You can apply to have the Chapter 7 bankruptcy filing fee waived. The waiver of the bankruptcy fee is based on your income. Your household income must be less than 150 percent of the official poverty line at the time of filing.
If you do not meet the income requirements to waive the Chapter 7 filing fee, you may request an installment schedule. You must file a form requesting to pay the filing fee in installments. If the bankruptcy court approves the installment request, you may be able to pay the filing fee in four installments. The filing fee must be paid in full before you can receive your bankruptcy discharge.
2. Credit Counseling Fees ($10-$50)
Consumer debtors must complete a credit counseling course before filing bankruptcy. The course must be completed within 180 days before filing the Chapter 7 bankruptcy petition. Courses are available online, in person, and by telephone. However, you must use a company that has been approved by the United States Trustee’s Office. In most cases, the course can be completed online in about 90 minutes to an hour.
On Average, most companies charge between $10 and $50 for the credit counseling course. You can shop around from the list of approved companies to find a company that has the lowest rate. All courses must contain the same basic information.
If you meet specific income requirements, the fee for the credit counseling course may be waived. Each company has a process for requesting a fee waiver.
3. Credit Report Fees ($0-$20)
You must list all your creditors on your bankruptcy forms. It is generally a good idea to review your credit reports to make sure that all creditors and collection agencies are included in your bankruptcy forms.
Some bankruptcy attorneys may not charge you an additional amount for the credit reports.
5. Debtor Education Course ($10-$50)
After you file your Chapter 7 petition, you must complete a second bankruptcy course. The debtor education course must also be taken from an approved company. Most companies offer courses online, in-person, and by telephone. If you do not complete the debtor education course and file your certificate of completion before the deadline, the court can deny your bankruptcy discharge.
As with the credit counseling courses, the fees for the debtor education course vary from around $10 to $50. Many companies offer both courses at a discount if you use the same company to complete both courses.
You may also waive the fee for the debtor education course if your income is below a certain level. Check with the company about its procedure for requesting a fee waiver.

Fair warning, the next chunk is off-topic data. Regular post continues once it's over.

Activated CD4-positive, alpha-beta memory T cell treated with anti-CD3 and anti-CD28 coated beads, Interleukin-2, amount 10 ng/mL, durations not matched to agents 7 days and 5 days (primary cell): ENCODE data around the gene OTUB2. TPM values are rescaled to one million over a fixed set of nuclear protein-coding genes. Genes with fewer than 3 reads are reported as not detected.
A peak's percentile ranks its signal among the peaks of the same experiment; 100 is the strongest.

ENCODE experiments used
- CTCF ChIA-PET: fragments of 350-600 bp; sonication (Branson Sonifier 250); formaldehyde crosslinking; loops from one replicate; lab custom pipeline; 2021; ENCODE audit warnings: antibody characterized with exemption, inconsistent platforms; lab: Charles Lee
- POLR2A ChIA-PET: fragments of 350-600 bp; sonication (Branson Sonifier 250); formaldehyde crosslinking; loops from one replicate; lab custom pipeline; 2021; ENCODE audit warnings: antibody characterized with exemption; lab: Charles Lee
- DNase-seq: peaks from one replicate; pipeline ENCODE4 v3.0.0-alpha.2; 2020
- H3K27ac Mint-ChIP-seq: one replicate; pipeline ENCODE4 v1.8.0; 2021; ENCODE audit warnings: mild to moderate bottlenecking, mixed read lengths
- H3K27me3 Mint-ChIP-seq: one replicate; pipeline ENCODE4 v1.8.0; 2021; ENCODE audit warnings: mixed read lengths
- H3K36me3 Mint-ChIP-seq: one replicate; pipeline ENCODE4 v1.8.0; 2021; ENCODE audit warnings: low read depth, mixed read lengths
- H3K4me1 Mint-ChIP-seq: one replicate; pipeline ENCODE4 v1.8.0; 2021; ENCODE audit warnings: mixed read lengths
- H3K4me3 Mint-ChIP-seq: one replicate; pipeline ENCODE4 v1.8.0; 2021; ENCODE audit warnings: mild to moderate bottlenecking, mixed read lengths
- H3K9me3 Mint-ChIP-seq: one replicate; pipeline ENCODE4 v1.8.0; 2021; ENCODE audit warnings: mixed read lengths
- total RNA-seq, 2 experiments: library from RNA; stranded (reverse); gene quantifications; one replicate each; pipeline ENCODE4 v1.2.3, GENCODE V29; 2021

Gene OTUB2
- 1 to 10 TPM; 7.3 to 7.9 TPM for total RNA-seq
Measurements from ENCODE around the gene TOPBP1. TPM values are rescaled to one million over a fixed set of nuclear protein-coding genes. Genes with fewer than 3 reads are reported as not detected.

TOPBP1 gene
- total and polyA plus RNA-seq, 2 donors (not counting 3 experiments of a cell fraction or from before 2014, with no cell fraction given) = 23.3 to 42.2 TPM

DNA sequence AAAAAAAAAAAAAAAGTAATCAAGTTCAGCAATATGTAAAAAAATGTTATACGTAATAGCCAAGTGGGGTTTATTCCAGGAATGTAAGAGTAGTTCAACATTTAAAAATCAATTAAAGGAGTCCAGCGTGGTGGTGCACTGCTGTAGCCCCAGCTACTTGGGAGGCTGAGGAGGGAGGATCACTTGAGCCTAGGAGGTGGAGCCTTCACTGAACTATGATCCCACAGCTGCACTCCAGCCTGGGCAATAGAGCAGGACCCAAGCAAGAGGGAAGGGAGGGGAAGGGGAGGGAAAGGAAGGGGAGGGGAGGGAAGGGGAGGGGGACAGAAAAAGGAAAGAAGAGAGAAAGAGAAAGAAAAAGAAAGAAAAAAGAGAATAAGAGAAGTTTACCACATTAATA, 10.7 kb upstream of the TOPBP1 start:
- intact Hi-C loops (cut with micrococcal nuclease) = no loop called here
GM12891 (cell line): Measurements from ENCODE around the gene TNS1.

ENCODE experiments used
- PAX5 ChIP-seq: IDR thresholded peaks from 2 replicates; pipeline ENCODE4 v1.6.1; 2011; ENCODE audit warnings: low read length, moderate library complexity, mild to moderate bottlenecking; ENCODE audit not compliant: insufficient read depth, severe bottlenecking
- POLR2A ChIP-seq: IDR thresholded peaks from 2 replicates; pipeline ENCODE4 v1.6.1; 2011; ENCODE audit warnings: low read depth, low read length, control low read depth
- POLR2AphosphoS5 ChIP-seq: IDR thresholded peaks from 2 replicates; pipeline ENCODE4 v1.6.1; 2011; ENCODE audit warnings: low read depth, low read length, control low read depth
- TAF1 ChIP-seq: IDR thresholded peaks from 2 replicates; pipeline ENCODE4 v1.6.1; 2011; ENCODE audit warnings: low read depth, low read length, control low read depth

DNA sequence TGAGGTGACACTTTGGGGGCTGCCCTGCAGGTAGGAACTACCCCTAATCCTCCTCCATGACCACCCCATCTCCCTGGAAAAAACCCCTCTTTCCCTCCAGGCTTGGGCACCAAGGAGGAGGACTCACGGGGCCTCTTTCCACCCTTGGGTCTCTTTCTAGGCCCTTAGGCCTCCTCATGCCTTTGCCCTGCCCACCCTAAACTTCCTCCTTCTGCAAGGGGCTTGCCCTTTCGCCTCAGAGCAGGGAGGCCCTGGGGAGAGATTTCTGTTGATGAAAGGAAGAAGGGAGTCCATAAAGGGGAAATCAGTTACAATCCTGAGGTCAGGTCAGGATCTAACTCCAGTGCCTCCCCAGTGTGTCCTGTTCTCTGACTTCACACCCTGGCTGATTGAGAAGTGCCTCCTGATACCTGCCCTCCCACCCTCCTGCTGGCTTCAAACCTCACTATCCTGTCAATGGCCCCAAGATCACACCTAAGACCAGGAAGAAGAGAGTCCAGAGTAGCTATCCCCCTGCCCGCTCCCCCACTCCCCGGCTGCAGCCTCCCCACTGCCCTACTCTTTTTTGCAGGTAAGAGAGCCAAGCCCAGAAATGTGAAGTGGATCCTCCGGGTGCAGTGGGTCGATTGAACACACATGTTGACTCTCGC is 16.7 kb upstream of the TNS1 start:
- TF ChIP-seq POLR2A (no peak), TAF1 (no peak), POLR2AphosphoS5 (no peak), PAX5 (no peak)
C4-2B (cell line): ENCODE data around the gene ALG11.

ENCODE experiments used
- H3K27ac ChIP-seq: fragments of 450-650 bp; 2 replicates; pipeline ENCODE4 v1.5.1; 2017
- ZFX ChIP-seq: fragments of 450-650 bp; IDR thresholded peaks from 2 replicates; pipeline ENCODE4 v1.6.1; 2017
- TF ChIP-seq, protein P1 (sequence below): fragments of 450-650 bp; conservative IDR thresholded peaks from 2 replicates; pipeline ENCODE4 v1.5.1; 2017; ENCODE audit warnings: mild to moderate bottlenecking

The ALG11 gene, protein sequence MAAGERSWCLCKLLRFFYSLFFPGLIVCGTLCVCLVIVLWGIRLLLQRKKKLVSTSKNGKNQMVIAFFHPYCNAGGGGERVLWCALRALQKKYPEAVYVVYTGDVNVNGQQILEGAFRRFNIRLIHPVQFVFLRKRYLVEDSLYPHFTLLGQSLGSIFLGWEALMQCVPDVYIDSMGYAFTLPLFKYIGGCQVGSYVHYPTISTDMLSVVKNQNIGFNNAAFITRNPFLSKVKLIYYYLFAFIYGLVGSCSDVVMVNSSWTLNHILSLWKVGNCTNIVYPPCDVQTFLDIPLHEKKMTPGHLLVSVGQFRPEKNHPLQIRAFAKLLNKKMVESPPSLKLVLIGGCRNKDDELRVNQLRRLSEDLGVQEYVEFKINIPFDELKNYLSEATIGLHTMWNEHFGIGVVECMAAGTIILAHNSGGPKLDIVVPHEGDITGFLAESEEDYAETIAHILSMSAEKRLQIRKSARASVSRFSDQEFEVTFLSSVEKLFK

6. Miscellaneous Costs ($0 – $100)
There could be miscellaneous costs associated with filing Chapter 7. For example, if you file your Chapter 7 case without an attorney, you are responsible for the copy costs and postage costs when you are required to send documents to your creditors. You may also incur travel expenses and parking fees when you go to the courthouse to file your bankruptcy forms or postage if you mail the forms.
You will need to attend at least one bankruptcy hearing, the 341 First Meeting of Creditors. Depending on where you live, the mileage to the hearing location could be significant. Also, you may have parking fees during the hearing.
How much does it cost to file a Chapter 13 Bankruptcy?
Chapter 13 bankruptcy often costs more than Chapter 7 bankruptcy. Although the cost to file Chapter 13 bankruptcy is less expensive, the total cost of the bankruptcy is often much higher than Chapter 7 bankruptcy.
Let’s go through the costs to file Chapter 13 bankruptcy
The Chapter 13 bankruptcy attorney fee range from $2,500 to around $6,000. Some (if not all) of the Chapter 13 bankruptcy attorney fee is paid in the monthly payment plan. You can estimate your Chapter 13 monthly payment by using our Chapter 13 calculator, which includes both the bankruptcy attorney fee and the trustee fee.
The Chapter 13 bankruptcy attorney fee may be the same across the bankruptcy district regardless of who you choose to hire. The reason for the similarities in bankruptcy fees is called the no-look fee. The no-look fee is the “reasonable” fee that the attorney may charge to represent a debtor. You may see this as a sort of consumer protection.
However, the amount that the attorney charges might be different depending on the state where one files bankruptcy.
You can use the Chapter 13 bankruptcy cost estimator below to estimate the bankruptcy attorney cost in your zip code.
2. Chapter 13 Trustee Fee
In addition to the bankruptcy attorney fees, you may also be responsible for the Chapter 13 trustee fee that is paid within the Chapter 13 bankruptcy plan. The Chapter 13 trustee fee may be one of the least understood fees, but it’s extremely important as it can cost you thousands of dollars.
This can make Chapter 13 quite a bit more expensive, but it is included in the plan, so it may make it more affordable.
Please see the administrative expense breakdown here and here (for North Carolina and Alabama).
3. Filing Fees
The total filing fee for bankruptcy under Chapter 13 is $310. This consists of a $235 filing fee and a $75 administrative fee.